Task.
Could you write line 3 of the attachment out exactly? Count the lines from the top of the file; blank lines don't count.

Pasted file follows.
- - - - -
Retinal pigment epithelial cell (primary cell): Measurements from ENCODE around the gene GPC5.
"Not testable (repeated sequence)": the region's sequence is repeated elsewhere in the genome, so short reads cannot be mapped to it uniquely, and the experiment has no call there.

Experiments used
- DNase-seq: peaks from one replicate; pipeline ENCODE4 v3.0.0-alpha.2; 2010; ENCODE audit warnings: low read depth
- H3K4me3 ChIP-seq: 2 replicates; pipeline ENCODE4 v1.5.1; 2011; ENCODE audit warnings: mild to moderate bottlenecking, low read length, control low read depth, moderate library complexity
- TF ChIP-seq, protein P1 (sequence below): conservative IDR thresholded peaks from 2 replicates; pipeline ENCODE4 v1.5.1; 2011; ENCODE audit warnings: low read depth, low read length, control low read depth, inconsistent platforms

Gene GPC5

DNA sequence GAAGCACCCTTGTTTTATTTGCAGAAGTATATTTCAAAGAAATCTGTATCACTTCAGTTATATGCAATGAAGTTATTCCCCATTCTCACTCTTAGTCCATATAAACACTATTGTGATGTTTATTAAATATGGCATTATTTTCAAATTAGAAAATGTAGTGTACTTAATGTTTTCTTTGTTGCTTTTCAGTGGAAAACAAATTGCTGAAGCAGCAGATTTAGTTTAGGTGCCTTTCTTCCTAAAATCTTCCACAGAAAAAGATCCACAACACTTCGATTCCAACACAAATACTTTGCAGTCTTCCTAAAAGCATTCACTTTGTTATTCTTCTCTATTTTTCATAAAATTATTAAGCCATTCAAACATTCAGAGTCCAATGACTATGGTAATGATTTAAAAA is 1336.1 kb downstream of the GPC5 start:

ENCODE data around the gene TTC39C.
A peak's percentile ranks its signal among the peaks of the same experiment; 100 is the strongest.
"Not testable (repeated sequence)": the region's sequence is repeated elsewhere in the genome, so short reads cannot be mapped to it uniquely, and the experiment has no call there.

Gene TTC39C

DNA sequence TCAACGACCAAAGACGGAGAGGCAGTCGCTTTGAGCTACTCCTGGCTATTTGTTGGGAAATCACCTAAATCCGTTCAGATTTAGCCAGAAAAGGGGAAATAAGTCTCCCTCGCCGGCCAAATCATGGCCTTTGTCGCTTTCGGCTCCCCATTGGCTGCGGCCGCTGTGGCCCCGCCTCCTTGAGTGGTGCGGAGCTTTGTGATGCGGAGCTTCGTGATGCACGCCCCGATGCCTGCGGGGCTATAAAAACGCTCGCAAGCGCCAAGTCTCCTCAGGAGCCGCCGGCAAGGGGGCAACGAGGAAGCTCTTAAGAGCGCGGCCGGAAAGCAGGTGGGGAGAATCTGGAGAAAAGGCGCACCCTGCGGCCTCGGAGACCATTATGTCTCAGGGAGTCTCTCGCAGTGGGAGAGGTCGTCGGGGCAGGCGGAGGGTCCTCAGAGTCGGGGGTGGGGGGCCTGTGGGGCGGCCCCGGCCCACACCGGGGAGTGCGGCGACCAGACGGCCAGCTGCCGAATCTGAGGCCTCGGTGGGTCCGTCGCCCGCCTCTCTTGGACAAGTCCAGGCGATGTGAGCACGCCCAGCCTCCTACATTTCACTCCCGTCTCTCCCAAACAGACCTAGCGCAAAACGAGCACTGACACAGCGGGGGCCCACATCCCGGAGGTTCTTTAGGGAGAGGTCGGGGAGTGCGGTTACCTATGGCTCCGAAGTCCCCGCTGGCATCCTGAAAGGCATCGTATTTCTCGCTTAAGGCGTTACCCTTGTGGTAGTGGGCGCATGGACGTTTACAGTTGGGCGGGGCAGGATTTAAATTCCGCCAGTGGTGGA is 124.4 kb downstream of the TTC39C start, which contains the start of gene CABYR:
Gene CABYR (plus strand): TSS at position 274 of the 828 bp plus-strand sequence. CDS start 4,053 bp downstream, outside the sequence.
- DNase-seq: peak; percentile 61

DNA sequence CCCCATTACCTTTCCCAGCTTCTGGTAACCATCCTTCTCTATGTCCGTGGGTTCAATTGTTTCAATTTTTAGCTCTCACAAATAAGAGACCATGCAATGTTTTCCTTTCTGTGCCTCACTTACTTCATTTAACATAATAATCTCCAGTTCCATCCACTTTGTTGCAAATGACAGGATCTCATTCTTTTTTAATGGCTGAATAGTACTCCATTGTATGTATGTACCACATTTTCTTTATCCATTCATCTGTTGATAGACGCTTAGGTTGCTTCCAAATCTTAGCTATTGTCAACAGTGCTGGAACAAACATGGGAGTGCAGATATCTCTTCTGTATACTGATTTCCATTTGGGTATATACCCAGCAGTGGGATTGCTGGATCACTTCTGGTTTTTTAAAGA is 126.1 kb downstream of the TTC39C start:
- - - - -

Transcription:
Experiments used